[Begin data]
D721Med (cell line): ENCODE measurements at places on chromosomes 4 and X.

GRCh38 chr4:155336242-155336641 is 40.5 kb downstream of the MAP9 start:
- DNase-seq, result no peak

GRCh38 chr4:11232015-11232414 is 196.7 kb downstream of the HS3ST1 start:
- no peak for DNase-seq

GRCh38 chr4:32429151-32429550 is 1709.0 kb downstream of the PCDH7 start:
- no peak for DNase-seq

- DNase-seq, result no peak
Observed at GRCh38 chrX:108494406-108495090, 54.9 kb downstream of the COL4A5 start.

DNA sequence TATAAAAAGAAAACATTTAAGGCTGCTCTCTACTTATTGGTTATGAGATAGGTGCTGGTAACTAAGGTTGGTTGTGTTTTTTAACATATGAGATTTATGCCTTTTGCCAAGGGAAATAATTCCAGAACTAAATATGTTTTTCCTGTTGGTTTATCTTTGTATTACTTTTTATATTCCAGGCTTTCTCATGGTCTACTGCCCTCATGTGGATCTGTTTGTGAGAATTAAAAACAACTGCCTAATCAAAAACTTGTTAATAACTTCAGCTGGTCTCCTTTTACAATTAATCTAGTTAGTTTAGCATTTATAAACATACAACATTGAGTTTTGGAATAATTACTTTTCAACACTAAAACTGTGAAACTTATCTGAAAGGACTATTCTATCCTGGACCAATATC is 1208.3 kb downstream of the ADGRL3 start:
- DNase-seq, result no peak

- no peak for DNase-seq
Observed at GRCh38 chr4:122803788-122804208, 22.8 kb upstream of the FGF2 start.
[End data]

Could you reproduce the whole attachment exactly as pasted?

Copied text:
D721Med (cell line): ENCODE measurements at places on chromosomes 4 and X.

GRCh38 chr4:155336242-155336641 is 40.5 kb downstream of the MAP9 start:
- DNase-seq, result no peak

GRCh38 chr4:11232015-11232414 is 196.7 kb downstream of the HS3ST1 start:
- no peak for DNase-seq

GRCh38 chr4:32429151-32429550 is 1709.0 kb downstream of the PCDH7 start:
- no peak for DNase-seq

- DNase-seq, result no peak
Observed at GRCh38 chrX:108494406-108495090, 54.9 kb downstream of the COL4A5 start.

DNA sequence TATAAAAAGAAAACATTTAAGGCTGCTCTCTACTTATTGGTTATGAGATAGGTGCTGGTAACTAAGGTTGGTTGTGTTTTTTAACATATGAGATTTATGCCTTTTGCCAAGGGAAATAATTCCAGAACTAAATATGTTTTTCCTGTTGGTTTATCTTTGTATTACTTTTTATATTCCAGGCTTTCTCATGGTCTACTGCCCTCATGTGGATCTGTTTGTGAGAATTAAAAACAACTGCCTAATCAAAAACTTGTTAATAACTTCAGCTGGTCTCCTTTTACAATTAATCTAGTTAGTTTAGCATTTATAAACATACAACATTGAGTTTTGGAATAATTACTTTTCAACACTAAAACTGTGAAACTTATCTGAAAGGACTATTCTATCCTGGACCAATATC is 1208.3 kb downstream of the ADGRL3 start:
- DNase-seq, result no peak

- no peak for DNase-seq
Observed at GRCh38 chr4:122803788-122804208, 22.8 kb upstream of the FGF2 start.